df2.write.format("iceberg").mode("append").save(table_location);
      
      val df3=Seq((6,"Rachael","Economics","Freshman")).toDF("id","name","major","grade");
      df3.write.format("iceberg").mode("append").save(table_location);
      
    2. Check the inserted new data:

      val read_df2=spark.read.format("iceberg").load(table_location);
      read_df2.show;
      
    3. View the table history:

      spark.read.format("iceberg").load("gs://<gcs-bucket-name>/hive-warehouse/<database-name>#history").show(truncate=false);
      
    4. View the snapshots:

      spark.read.format("iceberg").load("gs://<gcs-bucket-name>/hive-warehouse/<database-name>#snapshots").show(truncate=false);
      
    5. View the manifest files:

      spark.read.format("iceberg").load("gs://<gcs-bucket-name>/hive-warehouse/<database-name>#manifests").show(truncate=false);
      
    6. View the data files:

      spark.read.format("iceberg").load("gs://<gcs-bucket-name>/hive-warehouse/<database-name>#files").show(truncate=false);
      
    7. Go back to see a specific version of the table:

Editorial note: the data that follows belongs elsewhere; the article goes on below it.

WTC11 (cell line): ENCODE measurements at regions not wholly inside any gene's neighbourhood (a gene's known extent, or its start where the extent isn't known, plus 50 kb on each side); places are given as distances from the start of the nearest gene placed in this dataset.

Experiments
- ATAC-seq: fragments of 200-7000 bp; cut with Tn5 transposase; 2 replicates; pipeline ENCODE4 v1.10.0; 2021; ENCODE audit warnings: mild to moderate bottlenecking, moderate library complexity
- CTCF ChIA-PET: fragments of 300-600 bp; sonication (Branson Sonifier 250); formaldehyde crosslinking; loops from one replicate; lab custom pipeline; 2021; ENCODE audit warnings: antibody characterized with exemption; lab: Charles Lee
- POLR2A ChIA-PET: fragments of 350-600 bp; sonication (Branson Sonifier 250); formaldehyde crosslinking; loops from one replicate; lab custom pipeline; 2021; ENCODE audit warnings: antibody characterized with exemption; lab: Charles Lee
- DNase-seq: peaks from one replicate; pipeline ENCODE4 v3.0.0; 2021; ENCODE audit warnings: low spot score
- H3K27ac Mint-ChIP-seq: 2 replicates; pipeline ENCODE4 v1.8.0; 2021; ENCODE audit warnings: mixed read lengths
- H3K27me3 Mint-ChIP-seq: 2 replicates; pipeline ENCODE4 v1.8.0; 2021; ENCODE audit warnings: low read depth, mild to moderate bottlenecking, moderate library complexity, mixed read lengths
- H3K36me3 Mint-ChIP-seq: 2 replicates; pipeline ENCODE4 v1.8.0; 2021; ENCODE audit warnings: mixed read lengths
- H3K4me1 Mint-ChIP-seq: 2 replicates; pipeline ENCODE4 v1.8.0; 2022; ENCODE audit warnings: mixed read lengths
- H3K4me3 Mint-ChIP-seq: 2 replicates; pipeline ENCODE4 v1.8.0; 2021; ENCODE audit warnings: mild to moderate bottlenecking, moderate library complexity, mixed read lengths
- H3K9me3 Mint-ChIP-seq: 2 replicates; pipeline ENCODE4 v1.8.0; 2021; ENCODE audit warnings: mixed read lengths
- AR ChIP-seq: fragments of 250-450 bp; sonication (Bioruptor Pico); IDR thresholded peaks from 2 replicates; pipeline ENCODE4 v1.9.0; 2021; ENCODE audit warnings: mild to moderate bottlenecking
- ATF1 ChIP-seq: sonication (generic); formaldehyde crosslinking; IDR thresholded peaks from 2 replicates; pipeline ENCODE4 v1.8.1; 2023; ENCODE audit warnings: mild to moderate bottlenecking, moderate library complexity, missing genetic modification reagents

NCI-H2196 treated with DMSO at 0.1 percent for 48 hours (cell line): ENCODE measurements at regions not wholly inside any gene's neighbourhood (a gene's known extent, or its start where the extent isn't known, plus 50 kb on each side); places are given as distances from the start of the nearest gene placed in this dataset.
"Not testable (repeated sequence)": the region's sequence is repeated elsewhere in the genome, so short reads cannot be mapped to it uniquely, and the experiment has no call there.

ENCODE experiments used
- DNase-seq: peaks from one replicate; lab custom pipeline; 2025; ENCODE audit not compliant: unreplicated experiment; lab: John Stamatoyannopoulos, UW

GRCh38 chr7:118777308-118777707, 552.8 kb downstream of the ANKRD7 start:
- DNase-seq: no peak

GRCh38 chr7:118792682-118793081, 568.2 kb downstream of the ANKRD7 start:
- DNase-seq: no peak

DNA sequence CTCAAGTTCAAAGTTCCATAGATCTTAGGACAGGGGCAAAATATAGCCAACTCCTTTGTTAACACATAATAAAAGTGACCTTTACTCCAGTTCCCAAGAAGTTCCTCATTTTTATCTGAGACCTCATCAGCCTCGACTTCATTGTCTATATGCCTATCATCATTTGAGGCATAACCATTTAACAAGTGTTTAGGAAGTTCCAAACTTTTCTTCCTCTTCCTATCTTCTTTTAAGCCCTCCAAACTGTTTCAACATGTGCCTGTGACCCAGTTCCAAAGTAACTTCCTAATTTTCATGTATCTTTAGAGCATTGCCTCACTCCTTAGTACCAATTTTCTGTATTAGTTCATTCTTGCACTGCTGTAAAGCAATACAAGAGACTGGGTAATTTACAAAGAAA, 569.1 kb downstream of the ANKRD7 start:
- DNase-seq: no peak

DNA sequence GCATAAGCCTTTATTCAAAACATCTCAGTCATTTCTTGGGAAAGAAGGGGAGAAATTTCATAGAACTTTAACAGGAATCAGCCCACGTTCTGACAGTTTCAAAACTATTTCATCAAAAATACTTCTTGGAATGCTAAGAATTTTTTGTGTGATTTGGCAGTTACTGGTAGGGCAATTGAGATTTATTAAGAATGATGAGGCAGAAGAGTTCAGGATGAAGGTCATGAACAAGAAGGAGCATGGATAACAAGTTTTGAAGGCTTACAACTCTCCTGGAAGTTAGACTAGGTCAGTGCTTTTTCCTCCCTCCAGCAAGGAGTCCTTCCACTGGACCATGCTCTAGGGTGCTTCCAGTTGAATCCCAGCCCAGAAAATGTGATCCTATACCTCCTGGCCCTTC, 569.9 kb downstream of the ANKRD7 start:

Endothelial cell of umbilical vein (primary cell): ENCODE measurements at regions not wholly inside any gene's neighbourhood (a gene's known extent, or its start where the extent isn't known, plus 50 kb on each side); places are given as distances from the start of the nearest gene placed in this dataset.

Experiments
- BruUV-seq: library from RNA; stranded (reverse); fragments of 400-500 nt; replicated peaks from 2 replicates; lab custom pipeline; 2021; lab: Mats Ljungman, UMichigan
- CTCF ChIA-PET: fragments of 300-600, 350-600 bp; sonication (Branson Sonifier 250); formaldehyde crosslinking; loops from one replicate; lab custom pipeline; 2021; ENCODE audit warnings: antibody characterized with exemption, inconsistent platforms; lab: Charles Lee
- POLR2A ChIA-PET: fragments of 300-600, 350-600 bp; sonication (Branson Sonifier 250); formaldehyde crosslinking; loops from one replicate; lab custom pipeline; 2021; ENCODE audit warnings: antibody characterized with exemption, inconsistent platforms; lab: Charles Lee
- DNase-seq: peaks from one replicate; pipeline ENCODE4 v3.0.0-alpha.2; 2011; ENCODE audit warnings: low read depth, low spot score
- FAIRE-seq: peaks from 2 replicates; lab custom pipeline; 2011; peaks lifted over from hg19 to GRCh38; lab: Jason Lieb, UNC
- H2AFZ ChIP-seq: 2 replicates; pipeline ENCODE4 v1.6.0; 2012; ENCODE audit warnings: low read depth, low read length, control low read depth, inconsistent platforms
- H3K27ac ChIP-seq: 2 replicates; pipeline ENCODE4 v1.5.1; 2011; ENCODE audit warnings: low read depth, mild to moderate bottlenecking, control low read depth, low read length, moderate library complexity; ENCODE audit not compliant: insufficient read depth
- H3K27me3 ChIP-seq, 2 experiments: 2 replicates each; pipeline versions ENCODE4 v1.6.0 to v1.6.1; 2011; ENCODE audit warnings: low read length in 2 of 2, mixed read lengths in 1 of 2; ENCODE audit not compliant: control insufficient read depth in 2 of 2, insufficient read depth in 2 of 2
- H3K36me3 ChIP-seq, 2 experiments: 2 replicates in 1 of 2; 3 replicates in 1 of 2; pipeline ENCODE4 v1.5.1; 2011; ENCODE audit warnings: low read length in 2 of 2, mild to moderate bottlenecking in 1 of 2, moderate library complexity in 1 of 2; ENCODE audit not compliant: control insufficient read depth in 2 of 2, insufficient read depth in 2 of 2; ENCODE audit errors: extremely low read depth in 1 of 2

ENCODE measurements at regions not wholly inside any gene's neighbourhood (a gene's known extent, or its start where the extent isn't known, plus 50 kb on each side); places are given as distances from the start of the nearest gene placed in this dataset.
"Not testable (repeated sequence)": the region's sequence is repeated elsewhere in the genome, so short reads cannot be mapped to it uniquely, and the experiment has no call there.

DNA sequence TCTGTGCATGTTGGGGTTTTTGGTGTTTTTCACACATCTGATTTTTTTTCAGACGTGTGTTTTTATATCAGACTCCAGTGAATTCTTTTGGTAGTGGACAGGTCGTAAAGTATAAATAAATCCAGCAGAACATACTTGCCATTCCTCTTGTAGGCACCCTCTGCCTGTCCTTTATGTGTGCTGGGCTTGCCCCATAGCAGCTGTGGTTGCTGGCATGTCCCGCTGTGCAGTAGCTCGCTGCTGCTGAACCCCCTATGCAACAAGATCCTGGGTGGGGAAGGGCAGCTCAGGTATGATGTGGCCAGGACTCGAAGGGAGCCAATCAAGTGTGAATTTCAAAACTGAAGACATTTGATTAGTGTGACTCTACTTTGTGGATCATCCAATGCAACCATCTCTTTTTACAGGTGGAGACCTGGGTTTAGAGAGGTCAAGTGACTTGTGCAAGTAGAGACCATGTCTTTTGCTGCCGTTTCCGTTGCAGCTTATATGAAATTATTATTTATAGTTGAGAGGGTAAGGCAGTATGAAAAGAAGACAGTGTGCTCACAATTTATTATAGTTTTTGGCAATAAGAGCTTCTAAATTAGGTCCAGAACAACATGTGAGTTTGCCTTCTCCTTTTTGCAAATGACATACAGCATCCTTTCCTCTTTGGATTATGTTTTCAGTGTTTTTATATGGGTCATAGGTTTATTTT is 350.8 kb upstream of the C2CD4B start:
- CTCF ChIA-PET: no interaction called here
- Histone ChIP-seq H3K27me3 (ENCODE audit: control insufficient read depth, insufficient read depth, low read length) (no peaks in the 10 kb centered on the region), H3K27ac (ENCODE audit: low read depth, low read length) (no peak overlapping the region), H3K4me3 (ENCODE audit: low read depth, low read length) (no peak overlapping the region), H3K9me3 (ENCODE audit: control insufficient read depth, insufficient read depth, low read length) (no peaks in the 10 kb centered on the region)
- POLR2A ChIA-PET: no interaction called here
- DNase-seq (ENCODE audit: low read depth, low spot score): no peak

spark.read.format("iceberg").option("snapshot-id","3943776515926014142L").format("iceberg").load(table_location).show;
      

      Replace snapshot-id with the version you want to go back to and add "L" to the end. For example, "3943776515926014142L".

Using Iceberg Table on Hive

Iceberg supports tables read via Hive by using a StorageHandler. Note that only Hive 2.x and 3.1.2 versions are supported. For more information, see Apache Iceberg - Hive. In addition, add the Iceberg Hive Runtime JAR file to the Hive classpath. To download the JAR file, see Apache Iceberg Downloads.

In order to overlay a Hive table on top of an Iceberg table, you must create the Iceberg table using either a Hive Catalog or a Hadoop Table. In addition, you must configure Hive accordingly to read data from the Iceberg table.

Reading Iceberg Table (Hive Catalog) on Hive

  1. Open the Hive client and set up configurations to read Iceberg Tables on Hive client session:

    add jar /path/to/iceberg-hive-runtime.jar;
    set iceberg.engine.hive.enabled=true;
    set engine.hive.enabled=true;
    set iceberg.mr.catalog=hive;
    set hive.vectorized.execution.enabled=false;
    
  2. Read table schema and data. The following is an example.

    1. Check the table schema and whether the table format is Iceberg:

      describe formatted example;
      
    2. Read the data from the table:

      select * from example;
      

Reading Iceberg Table (Hadoop Table) on Hive

  1. Open the Hive client and set up configurations to read Iceberg Tables on Hive client session:

    add jar /path/to/iceberg-hive-runtime.jar;
    set engine.hive.enabled=true;
    set hive.vectorized.execution.enabled=false;